judsonp

Well-Known Member
Joined
Jul 1, 2013
Messages
164
Reaction score
24
Location
Ithaca
Mash-out in the mash tun to sterilize doesn't make a lot of sense. If you're going to wait between mashing and boiling, get the wort into your kettle, raise that to 180 F, put the lid on, and leave it. It may not be ideal, but it should be fine.
 

benm1024

Active Member
Joined
Sep 10, 2013
Messages
37
Reaction score
3
Location
San Francisco
I do this pretty often. Mash at night then brew then boil the next morning. I raise my temp up to 180 like mentioned above, then just keep the lid on and let it sit. The best beer I've made came from doing this so I don't think it hurts at all.
 

NickTheGreat

Well-Known Member
Joined
Apr 17, 2012
Messages
1,209
Reaction score
409
I think the OP is confused. I bet you could wait to boil until the next day. But the only reason you cool with a chiller is to get the temp down after the boil. And that's to get down to temp where your yeast can do it's thing.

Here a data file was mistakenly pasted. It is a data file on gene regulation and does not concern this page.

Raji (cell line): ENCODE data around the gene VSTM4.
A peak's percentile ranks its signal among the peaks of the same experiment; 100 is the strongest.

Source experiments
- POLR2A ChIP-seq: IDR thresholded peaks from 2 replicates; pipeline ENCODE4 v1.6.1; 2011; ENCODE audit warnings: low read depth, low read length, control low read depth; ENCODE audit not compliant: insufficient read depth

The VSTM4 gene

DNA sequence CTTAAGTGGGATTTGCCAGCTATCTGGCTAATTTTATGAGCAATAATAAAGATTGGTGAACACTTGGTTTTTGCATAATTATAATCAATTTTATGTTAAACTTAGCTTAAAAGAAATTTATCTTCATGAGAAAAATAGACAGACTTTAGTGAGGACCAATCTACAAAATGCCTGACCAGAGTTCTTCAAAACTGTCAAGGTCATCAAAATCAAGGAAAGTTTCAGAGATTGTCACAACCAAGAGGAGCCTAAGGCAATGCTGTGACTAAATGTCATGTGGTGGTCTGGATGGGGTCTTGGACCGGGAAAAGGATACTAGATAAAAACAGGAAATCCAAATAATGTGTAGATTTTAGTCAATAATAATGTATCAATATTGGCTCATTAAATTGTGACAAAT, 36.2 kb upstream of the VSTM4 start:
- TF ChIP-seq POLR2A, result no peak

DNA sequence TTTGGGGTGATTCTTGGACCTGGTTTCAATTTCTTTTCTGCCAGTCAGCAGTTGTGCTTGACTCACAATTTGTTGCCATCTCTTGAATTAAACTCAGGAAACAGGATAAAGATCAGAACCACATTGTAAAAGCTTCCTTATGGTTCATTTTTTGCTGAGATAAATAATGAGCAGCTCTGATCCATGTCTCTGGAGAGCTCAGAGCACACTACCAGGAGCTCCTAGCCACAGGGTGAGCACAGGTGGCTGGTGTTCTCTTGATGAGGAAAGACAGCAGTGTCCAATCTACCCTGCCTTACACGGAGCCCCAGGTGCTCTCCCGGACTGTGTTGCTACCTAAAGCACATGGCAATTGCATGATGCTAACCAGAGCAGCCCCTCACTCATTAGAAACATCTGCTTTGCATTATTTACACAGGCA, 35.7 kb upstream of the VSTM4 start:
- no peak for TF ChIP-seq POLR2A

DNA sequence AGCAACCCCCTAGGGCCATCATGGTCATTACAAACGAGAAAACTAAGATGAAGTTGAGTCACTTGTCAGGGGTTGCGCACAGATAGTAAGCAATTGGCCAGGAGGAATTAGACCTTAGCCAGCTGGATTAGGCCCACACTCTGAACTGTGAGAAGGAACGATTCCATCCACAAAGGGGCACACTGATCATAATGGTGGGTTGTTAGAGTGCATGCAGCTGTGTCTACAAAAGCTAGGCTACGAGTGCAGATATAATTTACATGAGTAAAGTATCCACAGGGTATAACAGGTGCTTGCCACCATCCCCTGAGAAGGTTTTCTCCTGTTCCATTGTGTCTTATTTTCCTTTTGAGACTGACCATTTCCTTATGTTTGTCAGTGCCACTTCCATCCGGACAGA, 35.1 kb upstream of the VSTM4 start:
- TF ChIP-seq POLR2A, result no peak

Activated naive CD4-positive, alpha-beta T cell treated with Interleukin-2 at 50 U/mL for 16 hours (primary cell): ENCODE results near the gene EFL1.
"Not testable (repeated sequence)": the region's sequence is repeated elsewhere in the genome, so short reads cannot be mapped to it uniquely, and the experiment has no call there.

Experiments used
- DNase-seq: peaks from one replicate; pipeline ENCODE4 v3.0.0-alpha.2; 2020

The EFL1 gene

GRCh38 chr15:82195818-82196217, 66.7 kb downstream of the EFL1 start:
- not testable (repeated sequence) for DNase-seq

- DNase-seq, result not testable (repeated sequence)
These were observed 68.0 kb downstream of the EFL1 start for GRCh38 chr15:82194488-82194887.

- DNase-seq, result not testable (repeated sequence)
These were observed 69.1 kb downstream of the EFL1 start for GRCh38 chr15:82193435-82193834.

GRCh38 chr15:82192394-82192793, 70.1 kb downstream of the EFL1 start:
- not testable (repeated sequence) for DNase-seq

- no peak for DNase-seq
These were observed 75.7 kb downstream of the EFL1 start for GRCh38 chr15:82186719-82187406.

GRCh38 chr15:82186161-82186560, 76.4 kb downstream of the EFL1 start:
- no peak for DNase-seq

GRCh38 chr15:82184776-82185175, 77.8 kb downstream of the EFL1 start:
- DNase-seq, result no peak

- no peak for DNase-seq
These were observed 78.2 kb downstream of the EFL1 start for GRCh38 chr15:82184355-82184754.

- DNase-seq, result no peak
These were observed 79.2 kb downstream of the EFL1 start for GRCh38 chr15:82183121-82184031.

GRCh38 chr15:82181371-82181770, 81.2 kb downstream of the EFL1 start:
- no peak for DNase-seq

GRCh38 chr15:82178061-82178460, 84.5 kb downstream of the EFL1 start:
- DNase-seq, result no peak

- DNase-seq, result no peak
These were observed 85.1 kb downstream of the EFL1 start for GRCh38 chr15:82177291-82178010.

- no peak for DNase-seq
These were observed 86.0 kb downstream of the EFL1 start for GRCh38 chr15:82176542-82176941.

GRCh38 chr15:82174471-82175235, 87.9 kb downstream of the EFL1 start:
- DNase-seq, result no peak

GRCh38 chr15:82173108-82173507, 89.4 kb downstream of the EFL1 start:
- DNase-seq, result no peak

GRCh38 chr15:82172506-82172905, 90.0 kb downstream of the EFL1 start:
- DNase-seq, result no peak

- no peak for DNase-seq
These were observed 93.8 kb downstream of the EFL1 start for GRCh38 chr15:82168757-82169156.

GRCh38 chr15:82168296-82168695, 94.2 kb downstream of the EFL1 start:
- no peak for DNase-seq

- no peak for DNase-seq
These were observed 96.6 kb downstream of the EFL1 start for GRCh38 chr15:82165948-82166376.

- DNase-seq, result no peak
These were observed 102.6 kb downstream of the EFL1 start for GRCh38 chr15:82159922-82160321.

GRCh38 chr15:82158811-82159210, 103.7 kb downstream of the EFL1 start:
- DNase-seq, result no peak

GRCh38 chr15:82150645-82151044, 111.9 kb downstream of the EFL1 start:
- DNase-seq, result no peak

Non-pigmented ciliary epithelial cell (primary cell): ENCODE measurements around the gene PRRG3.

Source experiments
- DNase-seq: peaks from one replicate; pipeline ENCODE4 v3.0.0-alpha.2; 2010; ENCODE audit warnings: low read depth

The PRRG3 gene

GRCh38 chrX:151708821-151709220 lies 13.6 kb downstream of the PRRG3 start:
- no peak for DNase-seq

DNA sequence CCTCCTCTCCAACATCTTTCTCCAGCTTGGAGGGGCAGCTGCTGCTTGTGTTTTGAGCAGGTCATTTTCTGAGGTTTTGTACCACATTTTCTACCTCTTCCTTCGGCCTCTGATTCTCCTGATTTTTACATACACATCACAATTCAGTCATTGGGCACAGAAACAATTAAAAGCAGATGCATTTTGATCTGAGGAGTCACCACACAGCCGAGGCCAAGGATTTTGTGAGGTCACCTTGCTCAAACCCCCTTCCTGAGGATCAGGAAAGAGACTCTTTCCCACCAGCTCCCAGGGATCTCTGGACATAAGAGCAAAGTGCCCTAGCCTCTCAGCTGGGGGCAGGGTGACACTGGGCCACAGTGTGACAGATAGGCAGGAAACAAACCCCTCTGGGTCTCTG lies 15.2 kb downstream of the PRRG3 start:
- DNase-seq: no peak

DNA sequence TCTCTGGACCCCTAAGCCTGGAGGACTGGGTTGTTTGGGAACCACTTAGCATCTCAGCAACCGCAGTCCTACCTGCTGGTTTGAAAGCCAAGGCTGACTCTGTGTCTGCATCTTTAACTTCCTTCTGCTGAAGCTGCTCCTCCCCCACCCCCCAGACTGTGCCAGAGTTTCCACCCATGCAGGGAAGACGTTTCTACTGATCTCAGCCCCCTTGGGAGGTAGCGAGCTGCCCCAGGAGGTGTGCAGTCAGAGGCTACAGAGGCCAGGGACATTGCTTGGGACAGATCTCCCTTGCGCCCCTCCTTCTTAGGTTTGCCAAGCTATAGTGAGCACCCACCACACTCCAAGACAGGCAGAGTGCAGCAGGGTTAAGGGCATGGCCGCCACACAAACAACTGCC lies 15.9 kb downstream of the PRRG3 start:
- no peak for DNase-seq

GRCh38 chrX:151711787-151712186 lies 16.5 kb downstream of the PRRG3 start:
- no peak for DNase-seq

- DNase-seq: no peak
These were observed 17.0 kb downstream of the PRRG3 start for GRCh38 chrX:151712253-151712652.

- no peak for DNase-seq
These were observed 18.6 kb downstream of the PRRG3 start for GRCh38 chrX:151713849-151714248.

Which is your last step in brewing.
 

cobrem

Well-Known Member
Joined
Mar 12, 2013
Messages
116
Reaction score
12
Location
Rockland
Echoing what everyone else is saying... Get it up to pasteurization range. The grains are covered with lactobacillus and probably other stuff. Kill them with heat up front. If you are going to do the boil more than one day later, I'd try to chill it after pasteurizing - if you can get it to fridge temp, it will help keep bugs from growing rapidly.
 

jwelch1103

Supporting Member
HBT Supporter
Joined
Jun 12, 2008
Messages
365
Reaction score
83
Location
Wilmington
I too do this often, mash in the evening, heat the wort to 180 degrees, put a lid on the kettle then shut everything down. Wake up early the next morning and start the boil. Works out fine but I've only ever let 8-12 hours elapse between shutdown and restart.
I usually do this on a Friday or Saturday evening but a couple times have done it on week nights and still get to work the next morning by 8!
 

Latest posts

Top